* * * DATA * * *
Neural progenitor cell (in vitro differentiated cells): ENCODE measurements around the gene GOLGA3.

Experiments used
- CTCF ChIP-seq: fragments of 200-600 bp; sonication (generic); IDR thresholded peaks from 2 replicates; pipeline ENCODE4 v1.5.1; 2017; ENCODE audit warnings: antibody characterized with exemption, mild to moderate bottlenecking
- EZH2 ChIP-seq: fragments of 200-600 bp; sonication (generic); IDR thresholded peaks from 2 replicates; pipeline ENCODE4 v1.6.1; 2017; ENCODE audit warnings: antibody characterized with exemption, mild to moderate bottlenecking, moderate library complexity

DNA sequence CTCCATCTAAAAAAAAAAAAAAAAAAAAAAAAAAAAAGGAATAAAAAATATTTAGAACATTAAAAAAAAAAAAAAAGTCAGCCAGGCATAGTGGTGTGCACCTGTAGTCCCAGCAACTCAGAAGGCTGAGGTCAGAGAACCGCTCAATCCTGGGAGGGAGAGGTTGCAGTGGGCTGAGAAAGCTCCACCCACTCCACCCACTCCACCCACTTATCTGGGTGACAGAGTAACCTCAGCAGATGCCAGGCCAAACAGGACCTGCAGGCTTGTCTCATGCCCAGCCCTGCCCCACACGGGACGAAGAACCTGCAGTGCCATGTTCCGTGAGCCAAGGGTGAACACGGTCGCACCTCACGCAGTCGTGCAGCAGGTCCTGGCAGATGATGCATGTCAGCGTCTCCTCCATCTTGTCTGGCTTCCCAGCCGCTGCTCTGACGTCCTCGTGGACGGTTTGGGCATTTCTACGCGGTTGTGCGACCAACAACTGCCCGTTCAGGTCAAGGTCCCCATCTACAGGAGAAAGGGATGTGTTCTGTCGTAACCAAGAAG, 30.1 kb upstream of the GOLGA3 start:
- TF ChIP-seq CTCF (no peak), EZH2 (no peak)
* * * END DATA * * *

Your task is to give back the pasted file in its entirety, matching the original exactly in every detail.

Neural progenitor cell (in vitro differentiated cells): ENCODE measurements around the gene GOLGA3.

Experiments used
- CTCF ChIP-seq: fragments of 200-600 bp; sonication (generic); IDR thresholded peaks from 2 replicates; pipeline ENCODE4 v1.5.1; 2017; ENCODE audit warnings: antibody characterized with exemption, mild to moderate bottlenecking
- EZH2 ChIP-seq: fragments of 200-600 bp; sonication (generic); IDR thresholded peaks from 2 replicates; pipeline ENCODE4 v1.6.1; 2017; ENCODE audit warnings: antibody characterized with exemption, mild to moderate bottlenecking, moderate library complexity

DNA sequence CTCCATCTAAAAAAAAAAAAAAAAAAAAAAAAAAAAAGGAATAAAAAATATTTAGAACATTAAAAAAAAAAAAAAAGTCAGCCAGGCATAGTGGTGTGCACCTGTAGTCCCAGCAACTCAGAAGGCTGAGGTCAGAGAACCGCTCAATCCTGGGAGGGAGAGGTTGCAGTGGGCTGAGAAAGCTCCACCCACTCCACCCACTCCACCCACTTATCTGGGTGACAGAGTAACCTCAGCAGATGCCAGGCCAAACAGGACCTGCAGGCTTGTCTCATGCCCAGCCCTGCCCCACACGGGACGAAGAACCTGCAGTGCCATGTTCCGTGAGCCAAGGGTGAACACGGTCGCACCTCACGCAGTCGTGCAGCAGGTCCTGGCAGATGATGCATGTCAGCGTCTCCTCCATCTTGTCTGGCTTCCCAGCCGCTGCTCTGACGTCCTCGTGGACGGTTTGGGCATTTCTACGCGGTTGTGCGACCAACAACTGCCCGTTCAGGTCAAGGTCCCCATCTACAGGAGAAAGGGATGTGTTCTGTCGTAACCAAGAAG, 30.1 kb upstream of the GOLGA3 start:
- TF ChIP-seq CTCF (no peak), EZH2 (no peak)